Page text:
WORLD NEWS TOMORROW – MOODY’s Investors Service unexpectedly downgraded SA’s sovereign credit rating yesterday, saying its decision reflected the government’s “diminished capacity” to handle its political and economic challenges and a more negative investment climate in the wake of strikes in the mining sector.

The ratings agency lowered its A3 rating for government bonds in foreign currency by one notch to Baa1 and kept a negative outlook over what it described as “policy uncertainty” ahead of the elective conference of the African National Congress (ANC) in December.

“The revision reflects Moody’s view of the South African authorities’ reduced capacity to handle the current political and economic situation and to implement effective strategies that could place the economy on a path to faster and more inclusive growth,” Moody’s said.

Credit ratings help to determine a country’s cost of borrowing and affect investors’ appetite for assets. The decision by Moody’s brings its rating for SA down to the level set by Fitch and Standard & Poor’s.

The Treasury said in a statement  all of the reasons given by Moody’s for the downgrade were being addressed through government programmes. “The core of SA’s policies remain stable and predictable.”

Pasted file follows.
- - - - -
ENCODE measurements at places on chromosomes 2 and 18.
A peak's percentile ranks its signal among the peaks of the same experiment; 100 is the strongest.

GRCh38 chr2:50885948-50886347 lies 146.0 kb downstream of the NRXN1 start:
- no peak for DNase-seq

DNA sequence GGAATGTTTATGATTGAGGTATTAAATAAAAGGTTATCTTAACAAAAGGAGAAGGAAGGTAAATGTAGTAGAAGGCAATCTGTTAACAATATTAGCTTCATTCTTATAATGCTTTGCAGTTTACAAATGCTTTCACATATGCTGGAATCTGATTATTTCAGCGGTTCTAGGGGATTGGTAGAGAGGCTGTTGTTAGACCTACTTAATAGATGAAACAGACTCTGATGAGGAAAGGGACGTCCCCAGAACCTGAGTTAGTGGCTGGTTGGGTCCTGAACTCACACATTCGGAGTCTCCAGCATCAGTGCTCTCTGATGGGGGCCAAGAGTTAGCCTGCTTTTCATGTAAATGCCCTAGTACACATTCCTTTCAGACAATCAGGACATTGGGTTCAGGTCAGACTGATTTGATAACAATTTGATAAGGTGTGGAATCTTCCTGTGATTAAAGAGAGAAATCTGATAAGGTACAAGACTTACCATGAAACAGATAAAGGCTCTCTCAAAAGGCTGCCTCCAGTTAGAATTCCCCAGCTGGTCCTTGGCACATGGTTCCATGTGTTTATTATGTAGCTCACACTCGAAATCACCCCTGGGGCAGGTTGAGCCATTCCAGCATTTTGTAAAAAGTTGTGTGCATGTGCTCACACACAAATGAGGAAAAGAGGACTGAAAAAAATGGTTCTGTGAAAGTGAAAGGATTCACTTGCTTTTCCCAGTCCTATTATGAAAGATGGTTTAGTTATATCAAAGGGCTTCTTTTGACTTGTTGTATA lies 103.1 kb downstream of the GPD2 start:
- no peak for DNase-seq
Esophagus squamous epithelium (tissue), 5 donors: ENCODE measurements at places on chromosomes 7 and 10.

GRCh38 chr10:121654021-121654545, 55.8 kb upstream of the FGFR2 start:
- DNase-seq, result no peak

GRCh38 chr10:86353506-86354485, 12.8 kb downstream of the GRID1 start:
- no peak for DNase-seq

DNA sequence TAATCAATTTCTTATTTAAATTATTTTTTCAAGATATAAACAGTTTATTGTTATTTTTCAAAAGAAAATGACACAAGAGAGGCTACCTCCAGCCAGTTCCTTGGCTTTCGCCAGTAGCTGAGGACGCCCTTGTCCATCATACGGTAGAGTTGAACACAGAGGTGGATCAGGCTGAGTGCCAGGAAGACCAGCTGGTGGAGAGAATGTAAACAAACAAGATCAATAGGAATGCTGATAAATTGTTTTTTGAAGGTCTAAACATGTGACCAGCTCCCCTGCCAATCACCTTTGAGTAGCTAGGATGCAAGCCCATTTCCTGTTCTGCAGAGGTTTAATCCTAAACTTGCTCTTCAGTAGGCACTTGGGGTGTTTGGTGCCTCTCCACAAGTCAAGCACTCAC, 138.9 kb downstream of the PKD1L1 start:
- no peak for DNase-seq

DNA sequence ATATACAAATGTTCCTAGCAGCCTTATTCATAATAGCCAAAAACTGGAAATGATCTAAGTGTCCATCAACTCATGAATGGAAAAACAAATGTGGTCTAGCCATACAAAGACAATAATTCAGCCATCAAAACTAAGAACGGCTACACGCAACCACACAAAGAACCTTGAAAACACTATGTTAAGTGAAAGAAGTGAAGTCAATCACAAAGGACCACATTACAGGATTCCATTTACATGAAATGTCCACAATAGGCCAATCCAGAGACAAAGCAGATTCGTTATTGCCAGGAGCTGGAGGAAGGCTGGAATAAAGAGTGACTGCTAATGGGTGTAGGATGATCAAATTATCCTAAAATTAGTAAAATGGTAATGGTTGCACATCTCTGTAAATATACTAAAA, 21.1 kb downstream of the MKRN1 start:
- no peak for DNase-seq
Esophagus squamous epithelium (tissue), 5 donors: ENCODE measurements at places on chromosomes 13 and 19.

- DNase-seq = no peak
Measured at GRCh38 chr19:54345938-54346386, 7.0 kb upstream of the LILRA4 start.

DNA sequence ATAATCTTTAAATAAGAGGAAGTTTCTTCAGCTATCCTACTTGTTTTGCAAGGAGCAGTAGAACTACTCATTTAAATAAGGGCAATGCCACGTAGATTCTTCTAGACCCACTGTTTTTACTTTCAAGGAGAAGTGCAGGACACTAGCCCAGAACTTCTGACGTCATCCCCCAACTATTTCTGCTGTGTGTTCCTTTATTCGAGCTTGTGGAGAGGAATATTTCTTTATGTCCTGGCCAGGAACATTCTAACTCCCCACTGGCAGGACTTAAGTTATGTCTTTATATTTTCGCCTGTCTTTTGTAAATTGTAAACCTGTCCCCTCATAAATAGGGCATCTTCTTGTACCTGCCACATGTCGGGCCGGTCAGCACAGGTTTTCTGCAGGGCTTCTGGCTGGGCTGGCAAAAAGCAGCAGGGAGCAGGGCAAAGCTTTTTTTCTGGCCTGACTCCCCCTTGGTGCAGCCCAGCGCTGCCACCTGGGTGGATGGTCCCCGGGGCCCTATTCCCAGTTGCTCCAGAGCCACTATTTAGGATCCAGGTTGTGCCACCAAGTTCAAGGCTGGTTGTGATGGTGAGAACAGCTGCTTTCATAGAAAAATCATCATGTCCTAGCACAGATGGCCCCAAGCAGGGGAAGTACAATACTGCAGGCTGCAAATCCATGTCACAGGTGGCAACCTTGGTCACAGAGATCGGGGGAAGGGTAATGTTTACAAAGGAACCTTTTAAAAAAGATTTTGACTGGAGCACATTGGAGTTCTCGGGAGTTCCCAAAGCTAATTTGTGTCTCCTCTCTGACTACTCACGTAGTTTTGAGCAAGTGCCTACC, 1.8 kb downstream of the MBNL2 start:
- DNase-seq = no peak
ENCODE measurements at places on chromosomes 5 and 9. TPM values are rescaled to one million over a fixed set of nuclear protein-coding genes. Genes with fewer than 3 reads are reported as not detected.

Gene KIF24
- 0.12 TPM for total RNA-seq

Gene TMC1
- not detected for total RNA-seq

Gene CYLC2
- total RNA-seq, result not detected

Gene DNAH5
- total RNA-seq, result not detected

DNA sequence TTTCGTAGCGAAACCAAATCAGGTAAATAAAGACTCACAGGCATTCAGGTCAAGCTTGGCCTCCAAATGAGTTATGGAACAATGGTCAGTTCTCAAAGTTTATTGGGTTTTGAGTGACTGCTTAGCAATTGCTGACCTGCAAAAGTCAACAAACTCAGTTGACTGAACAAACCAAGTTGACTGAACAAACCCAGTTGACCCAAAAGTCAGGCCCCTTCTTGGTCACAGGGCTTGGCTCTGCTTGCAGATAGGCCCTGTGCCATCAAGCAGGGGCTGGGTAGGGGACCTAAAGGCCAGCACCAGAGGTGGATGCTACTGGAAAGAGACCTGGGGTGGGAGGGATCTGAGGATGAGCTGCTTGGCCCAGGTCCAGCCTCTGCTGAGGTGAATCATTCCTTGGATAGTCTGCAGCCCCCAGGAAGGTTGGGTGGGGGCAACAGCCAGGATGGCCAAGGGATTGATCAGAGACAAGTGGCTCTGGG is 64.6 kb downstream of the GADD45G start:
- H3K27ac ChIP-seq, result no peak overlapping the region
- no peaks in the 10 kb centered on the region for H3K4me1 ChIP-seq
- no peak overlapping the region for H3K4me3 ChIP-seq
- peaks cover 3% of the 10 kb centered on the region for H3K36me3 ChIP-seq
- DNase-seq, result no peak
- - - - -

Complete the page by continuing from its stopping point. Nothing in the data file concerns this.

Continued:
The decision came ahead of SA’s inclusion on Monday in Citigroup’s world government bond index,  which was expected to add to the hefty purchases of government bonds by foreign ers seen this year.

“The government has totally underestimated the potential for a downgrade,” Nomura International economist Peter Attard-Montalto said. “We think the prospect for further downgrades from other agencies remains very high as the strikes in SA spread both within the mining industry and elsewhere in the economy.”

ANC secretary-general Gwede Mantashe said the government was capable of dealing with SA’s complex situation. But the private sector was on an “investment strike” as new jobs were only being created by the public sector.

Moody’s said ANC recommendations for “more radical policies” and “decisive action” to effect continued transformation at its policy conference in June suggested increased government intervention in the economy was likely.

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